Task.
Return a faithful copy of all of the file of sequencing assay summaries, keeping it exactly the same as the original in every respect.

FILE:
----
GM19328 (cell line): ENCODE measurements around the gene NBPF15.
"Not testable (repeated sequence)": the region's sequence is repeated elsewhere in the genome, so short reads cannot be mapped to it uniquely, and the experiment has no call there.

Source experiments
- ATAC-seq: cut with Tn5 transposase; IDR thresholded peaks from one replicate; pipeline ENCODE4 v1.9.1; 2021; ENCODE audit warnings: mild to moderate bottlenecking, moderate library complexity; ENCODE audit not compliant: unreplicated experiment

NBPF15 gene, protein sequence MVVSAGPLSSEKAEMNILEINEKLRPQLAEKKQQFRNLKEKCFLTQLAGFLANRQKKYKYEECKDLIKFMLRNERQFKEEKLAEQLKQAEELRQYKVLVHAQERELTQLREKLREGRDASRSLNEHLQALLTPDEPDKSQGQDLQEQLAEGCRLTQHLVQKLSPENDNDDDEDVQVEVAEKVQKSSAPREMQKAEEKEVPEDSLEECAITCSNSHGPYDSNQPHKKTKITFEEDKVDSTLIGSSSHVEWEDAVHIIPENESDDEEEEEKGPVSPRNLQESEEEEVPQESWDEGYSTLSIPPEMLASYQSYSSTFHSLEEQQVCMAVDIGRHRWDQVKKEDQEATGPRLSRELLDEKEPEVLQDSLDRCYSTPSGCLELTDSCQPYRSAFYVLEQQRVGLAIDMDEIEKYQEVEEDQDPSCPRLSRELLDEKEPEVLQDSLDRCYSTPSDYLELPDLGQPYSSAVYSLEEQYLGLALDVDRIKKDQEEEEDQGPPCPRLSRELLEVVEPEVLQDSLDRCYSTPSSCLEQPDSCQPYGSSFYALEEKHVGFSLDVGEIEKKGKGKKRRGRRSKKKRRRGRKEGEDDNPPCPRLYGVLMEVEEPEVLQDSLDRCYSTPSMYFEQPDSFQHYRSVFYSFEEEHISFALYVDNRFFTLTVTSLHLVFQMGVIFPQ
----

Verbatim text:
GM19328 (cell line): ENCODE measurements around the gene NBPF15.
"Not testable (repeated sequence)": the region's sequence is repeated elsewhere in the genome, so short reads cannot be mapped to it uniquely, and the experiment has no call there.

Source experiments
- ATAC-seq: cut with Tn5 transposase; IDR thresholded peaks from one replicate; pipeline ENCODE4 v1.9.1; 2021; ENCODE audit warnings: mild to moderate bottlenecking, moderate library complexity; ENCODE audit not compliant: unreplicated experiment

NBPF15 gene, protein sequence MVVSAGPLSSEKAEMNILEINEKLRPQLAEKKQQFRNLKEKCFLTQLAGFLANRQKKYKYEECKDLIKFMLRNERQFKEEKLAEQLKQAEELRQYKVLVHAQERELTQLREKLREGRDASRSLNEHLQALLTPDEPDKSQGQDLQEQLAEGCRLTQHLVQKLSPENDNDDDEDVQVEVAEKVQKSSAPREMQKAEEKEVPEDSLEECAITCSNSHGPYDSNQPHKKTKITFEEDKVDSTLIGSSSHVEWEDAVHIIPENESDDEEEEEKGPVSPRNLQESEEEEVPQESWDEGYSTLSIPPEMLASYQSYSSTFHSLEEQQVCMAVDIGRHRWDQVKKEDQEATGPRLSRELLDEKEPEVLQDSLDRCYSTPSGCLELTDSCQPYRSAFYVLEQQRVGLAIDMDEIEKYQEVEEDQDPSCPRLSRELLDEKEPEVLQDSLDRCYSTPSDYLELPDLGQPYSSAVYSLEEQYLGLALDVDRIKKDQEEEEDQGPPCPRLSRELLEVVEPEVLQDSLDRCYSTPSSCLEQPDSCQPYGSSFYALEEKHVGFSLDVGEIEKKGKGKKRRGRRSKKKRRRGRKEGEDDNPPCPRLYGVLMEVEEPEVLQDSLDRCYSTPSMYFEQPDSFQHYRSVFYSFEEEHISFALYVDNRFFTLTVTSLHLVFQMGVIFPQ